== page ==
McNally Reminisces  
Thursday, March 6, 2003

Patenaude/ Webster
So I've Heard Column

John J. McNally of Bluffton, S.C., was in town last month for a first anniversary Mass in St. Joseph's Basilica for his late life partner, Irene (Kokocinski) McNally.
John and his beloved left Webster 12 years ago, after Mr. McNally retired from a public service career that included a magical tour as President John F. Kennedy's White House coordinator. Mr. McNally found time for friends, including coffee and talk with this writer. It was his turn to buy.
Mr. McNally hearkened to the Kennedy years for a first time in our series of relatively brief meetings. The sessions had been chit chat and background on developments, but he mentioned the JFK years this visit because of a personal time line and a commitment.
Time can hang heavy at day's end for a widower, so Mr. McNally, whose free moments went to family, and to groups like the Webster-Dudley-Oxford Chamber of Commerce and Hubbard Regional Hospital through his many years in Webster, got to sorting personal papers.
Some of them brought fond recollections, like the day he held a cribbage hand that would have given him the game, and watched as his long time friend, the late George Radopapaulos, owner of a shoeshine stand, came up with a perfect hand. "We made your column," he laughed. "You couldn't get a shine in there without a game of cribbage," Mr. McNally remembered. The cribbage board sat atop a candy counter in the store, located for decades in the Holden Block Arcade on Main Street.
What he really gathered, though, was a chronology of his function in the White House, how his office dovetailed into the political side, and his role in support of the President, the First Lady, and their young family. Packaged and finally in good order, Mr. McNally donated his White House papers to the John F. Kennedy Memorial Library in Boston.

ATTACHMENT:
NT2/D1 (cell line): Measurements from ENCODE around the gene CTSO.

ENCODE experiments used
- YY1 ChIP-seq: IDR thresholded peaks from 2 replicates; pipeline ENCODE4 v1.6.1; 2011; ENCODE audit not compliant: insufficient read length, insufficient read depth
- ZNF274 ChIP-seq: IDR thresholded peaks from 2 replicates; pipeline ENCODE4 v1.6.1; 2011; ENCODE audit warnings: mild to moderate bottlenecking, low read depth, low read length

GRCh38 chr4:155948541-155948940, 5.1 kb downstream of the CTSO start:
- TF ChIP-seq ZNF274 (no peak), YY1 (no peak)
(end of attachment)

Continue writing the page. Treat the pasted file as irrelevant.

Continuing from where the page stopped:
Mr. McNally had scheduled a taped interview with people from the Kennedy Library some time ago, and slid the session into his February schedule because it was convenient for both parties. The library staff is preparing a program for the 40th anniversary of President Kennedy's assassination Nov. 22, 1963. Mr. McNally drove up from his North Carolina home early to accommodate this.
The interview took place in a Worcester law office, conducted by a young woman who "really knew her business," Mr. McNally said. He described the taped session as "intense." It rounded out to 3 hours and 20 minutes.
"Remembering the fine points of things that took place 40 years ago wasn't easy," said Mr. McNally. "She (the interviewer) really dug into things."
Mr. McNally considered a return to this area last year but elected to hold tight. His five sons are scattered about, from Webster to Joplin, Mo., and in between, but daughter Mary lives in Savannah, about 20 minutes from Bluffton. Son Tommy remains in Webster and keeps "grandfather" space. "Webster will always be my first place to visit."
Mr. McNally spends much of his time these days speaking before school and college groups. If there's an honorarium it goes to charity.
Make this take 4 to the World War II Air Warning Service story about airplane spotters at the Webster Athletic Field. The station--a little square building that remains in place--was manned by World War I veterans, homemakers, and teenage volunteers, judging from the flow of reports.
Rosemarie Kaczynski says her sister, Theresa Neeser Arter, now of Davenport, Fla., shared a "spotter watch" with a school chum, Excelle Morgan. Ms. Kaczynski also reports that former Websterites Bill and Rose Lefebvre live in the same Davenport neighborhood as Theresa and husband Harold Arter.
Incidently, recollections of the AWS station, brought up by Irene Konkel, and carried to this point by Donald Wayman, Norman Deptula, Jim Jodoin, Robert Gatzke, and Leonard Wisnewski, threatens to eclipse this corner'
-Courtesy Of
Telegram & Gazette

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